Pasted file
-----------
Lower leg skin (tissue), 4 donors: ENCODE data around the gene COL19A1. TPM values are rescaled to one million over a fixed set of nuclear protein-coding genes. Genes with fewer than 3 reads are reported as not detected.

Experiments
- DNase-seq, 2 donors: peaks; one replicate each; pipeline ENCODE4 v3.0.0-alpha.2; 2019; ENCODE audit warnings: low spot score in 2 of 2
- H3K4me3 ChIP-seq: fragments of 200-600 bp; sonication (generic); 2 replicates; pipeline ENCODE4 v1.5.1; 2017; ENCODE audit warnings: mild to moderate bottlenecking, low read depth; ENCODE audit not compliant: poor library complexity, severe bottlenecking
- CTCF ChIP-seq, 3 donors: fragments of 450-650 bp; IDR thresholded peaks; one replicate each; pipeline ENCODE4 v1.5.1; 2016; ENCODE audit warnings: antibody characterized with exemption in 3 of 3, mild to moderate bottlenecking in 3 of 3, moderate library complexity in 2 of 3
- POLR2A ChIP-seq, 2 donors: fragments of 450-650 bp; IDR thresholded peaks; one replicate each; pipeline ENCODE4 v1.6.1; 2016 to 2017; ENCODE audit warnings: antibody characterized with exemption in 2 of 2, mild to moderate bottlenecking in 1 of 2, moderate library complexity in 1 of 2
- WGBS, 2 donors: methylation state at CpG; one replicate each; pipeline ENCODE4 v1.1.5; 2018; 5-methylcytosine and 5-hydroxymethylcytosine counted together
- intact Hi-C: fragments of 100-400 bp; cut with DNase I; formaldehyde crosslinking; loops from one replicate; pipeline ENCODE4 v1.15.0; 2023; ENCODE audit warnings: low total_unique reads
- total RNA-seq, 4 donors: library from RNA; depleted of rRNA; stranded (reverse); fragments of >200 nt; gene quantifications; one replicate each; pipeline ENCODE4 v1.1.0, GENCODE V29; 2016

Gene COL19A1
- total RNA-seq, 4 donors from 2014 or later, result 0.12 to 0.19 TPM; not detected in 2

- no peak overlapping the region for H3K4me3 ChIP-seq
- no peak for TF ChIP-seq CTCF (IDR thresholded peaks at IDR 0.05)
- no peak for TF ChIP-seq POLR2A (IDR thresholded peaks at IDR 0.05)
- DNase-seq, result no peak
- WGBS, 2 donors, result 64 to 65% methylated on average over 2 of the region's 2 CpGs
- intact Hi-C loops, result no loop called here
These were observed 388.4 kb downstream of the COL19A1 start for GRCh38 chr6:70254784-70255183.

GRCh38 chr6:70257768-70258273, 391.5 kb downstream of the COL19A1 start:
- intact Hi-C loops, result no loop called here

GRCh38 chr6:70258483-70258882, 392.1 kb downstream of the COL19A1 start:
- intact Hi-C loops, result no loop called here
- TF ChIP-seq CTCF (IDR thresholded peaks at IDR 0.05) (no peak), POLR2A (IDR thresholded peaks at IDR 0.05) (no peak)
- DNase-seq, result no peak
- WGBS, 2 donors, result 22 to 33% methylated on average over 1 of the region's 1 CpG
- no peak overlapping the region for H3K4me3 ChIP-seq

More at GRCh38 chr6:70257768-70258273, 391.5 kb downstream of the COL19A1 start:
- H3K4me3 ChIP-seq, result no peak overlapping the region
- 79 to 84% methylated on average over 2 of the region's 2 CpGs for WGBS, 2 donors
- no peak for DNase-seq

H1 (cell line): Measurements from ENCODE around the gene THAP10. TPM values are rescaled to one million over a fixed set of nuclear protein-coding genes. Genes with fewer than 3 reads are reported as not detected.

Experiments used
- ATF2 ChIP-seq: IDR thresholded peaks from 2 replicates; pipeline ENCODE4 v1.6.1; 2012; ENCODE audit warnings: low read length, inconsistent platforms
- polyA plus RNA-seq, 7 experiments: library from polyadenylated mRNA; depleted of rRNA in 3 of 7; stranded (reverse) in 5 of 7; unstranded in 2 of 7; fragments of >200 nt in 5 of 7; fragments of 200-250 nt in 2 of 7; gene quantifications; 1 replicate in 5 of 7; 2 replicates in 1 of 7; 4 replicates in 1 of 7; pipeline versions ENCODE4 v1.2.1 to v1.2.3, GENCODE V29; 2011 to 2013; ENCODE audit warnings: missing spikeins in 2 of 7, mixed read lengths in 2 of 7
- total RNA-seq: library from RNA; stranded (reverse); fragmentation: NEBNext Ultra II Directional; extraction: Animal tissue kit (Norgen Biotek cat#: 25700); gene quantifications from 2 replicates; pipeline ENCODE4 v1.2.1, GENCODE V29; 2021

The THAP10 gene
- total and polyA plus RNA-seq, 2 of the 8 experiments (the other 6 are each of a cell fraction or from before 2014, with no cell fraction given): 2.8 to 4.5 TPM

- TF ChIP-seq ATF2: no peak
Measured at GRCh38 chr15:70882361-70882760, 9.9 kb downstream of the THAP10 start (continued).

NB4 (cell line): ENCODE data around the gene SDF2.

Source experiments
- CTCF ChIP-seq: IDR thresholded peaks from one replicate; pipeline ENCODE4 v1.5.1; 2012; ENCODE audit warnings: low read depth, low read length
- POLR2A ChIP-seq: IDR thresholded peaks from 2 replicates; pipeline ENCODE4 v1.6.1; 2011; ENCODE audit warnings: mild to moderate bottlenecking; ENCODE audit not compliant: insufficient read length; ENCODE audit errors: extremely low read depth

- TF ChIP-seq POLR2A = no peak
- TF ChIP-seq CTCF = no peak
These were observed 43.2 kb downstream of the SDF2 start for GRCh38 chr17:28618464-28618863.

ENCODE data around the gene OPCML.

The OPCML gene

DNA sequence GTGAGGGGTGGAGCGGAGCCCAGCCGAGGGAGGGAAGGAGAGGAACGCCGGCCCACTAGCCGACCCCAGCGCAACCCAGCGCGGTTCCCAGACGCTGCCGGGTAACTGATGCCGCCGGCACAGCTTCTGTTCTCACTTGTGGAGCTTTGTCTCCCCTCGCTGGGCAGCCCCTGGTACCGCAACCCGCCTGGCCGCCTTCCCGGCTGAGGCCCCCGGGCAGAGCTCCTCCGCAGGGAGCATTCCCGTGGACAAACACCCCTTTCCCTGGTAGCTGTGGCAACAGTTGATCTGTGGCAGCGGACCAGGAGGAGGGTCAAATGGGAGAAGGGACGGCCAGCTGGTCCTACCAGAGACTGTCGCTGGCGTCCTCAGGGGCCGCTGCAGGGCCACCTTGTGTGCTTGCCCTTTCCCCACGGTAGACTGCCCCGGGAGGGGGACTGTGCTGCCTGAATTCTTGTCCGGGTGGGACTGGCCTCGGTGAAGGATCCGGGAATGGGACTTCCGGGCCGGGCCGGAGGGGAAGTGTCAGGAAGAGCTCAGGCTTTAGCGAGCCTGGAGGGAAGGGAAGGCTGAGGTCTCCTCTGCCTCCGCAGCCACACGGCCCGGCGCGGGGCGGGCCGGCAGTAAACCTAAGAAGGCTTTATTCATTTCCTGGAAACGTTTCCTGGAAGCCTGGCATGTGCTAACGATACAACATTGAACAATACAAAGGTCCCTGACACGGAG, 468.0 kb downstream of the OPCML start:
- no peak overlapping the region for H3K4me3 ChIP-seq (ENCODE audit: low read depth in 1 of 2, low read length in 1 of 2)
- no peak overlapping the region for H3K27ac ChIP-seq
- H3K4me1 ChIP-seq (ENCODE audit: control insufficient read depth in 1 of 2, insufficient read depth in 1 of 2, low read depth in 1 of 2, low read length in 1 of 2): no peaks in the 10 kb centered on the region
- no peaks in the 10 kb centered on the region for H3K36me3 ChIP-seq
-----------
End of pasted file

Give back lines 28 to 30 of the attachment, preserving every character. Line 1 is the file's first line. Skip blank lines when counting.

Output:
- H3K4me3 ChIP-seq, result no peak overlapping the region
- 79 to 84% methylated on average over 2 of the region's 2 CpGs for WGBS, 2 donors
- no peak for DNase-seq